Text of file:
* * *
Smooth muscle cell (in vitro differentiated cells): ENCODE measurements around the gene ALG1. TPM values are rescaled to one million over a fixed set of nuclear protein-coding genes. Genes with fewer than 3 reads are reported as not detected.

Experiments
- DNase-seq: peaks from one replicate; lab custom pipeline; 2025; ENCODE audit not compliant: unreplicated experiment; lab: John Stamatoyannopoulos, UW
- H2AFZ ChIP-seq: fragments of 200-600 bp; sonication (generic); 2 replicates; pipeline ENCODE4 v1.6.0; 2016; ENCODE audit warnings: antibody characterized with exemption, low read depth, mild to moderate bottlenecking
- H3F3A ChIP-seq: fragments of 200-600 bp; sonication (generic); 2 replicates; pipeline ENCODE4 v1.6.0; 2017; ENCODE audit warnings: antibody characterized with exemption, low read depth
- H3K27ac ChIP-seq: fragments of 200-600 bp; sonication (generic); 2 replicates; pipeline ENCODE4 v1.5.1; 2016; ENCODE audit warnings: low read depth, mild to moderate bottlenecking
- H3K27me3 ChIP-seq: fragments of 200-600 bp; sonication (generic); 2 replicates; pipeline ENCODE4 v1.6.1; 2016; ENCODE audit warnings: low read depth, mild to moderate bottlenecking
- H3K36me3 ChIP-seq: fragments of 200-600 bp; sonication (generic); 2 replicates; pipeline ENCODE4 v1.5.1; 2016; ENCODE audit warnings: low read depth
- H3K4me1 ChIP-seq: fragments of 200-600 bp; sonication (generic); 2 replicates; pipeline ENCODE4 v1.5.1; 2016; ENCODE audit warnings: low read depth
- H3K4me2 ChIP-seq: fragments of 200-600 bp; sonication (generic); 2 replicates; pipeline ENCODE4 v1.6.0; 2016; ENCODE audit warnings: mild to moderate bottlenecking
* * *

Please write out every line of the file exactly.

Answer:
Smooth muscle cell (in vitro differentiated cells): ENCODE measurements around the gene ALG1. TPM values are rescaled to one million over a fixed set of nuclear protein-coding genes. Genes with fewer than 3 reads are reported as not detected.

Experiments
- DNase-seq: peaks from one replicate; lab custom pipeline; 2025; ENCODE audit not compliant: unreplicated experiment; lab: John Stamatoyannopoulos, UW
- H2AFZ ChIP-seq: fragments of 200-600 bp; sonication (generic); 2 replicates; pipeline ENCODE4 v1.6.0; 2016; ENCODE audit warnings: antibody characterized with exemption, low read depth, mild to moderate bottlenecking
- H3F3A ChIP-seq: fragments of 200-600 bp; sonication (generic); 2 replicates; pipeline ENCODE4 v1.6.0; 2017; ENCODE audit warnings: antibody characterized with exemption, low read depth
- H3K27ac ChIP-seq: fragments of 200-600 bp; sonication (generic); 2 replicates; pipeline ENCODE4 v1.5.1; 2016; ENCODE audit warnings: low read depth, mild to moderate bottlenecking
- H3K27me3 ChIP-seq: fragments of 200-600 bp; sonication (generic); 2 replicates; pipeline ENCODE4 v1.6.1; 2016; ENCODE audit warnings: low read depth, mild to moderate bottlenecking
- H3K36me3 ChIP-seq: fragments of 200-600 bp; sonication (generic); 2 replicates; pipeline ENCODE4 v1.5.1; 2016; ENCODE audit warnings: low read depth
- H3K4me1 ChIP-seq: fragments of 200-600 bp; sonication (generic); 2 replicates; pipeline ENCODE4 v1.5.1; 2016; ENCODE audit warnings: low read depth
- H3K4me2 ChIP-seq: fragments of 200-600 bp; sonication (generic); 2 replicates; pipeline ENCODE4 v1.6.0; 2016; ENCODE audit warnings: mild to moderate bottlenecking